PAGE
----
Center for Human Modeling and Simulation

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Journal Article

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Publication Source

Journal of Visualization and Computer Animation





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In this paper, we present a method for an animated human agent to construct motion plans to achieve 3D-space postural goals, e.g. a goal of a hand, while avoiding collisions. we us the potential field approach by providing mechanisms to handle the problem of local minimum. Given a conjunctive goal of multiple control points on the body, the potential field approach tries to minimize the objective function typically defined to be a weighted sum of individual goals. The local minimum problem arises as the planner tries to locally minimize the weighted sum of individual goals, even when multiple goals of the control points do not conflict with each other in 3D space. Our approach handles this problem by trying to achieve multiple goals individually, not by means of a weighted sum. To do so, the planner uses a qualitative kinematic model, which specifies what joint motions move what body parts in which directions in 3D space. The model is used to suggest joint motions for individual goals, and to explicitly detect and remove conflicts between the suggested joint motions. The local minimum problem arises more obviously when the original goals and collision-avoidance constraints, i.e.repulsive potential fields due to obstacles conflict with each other in 3D space. Our approach avoids this conflict by finding intermediate postural goals of the endangered body parts, based on the kinematic simulation of the current plan.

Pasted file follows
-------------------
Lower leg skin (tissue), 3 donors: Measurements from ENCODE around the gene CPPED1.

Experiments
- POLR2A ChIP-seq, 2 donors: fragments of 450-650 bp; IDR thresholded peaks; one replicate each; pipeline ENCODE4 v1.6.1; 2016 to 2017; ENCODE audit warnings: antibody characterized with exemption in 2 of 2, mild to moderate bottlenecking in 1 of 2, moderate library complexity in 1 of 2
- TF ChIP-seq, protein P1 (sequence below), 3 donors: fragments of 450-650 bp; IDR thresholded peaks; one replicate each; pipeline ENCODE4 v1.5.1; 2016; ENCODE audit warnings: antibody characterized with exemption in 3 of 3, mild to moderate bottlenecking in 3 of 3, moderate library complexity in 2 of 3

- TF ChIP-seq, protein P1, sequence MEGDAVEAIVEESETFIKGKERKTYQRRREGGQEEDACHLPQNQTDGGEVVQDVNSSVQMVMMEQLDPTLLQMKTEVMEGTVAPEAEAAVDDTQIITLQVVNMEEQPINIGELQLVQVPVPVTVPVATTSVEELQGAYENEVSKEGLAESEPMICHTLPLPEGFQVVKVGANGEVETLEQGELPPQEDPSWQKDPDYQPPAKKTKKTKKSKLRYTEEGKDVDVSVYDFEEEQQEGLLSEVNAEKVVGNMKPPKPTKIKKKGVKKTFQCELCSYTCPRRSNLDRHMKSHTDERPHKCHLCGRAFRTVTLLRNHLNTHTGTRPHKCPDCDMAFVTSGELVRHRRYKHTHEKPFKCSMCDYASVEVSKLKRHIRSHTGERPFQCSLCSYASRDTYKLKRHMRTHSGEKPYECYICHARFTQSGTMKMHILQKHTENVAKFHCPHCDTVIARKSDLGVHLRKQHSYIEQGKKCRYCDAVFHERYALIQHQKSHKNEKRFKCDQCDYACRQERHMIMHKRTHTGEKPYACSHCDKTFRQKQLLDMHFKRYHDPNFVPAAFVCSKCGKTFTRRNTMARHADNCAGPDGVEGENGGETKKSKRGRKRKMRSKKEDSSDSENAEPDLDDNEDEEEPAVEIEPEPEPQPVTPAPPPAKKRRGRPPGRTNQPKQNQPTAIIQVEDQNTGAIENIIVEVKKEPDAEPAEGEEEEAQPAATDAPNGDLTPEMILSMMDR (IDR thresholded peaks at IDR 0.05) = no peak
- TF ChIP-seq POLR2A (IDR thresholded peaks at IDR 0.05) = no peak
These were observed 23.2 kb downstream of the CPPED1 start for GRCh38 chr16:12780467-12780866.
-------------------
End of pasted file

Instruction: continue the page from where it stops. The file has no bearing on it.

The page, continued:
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This is the peer reviewed version of the article which has been published in final form at This article may be used for non-commercial purposes in accordance With Wiley Terms and Conditions for self-archiving.


Human figure animation, Task-level animation, Motion planning, Qualitative kinematic model, Motion dependency rules, Motion simulation



Date Posted: 13 January 2016

This document has been peer reviewed.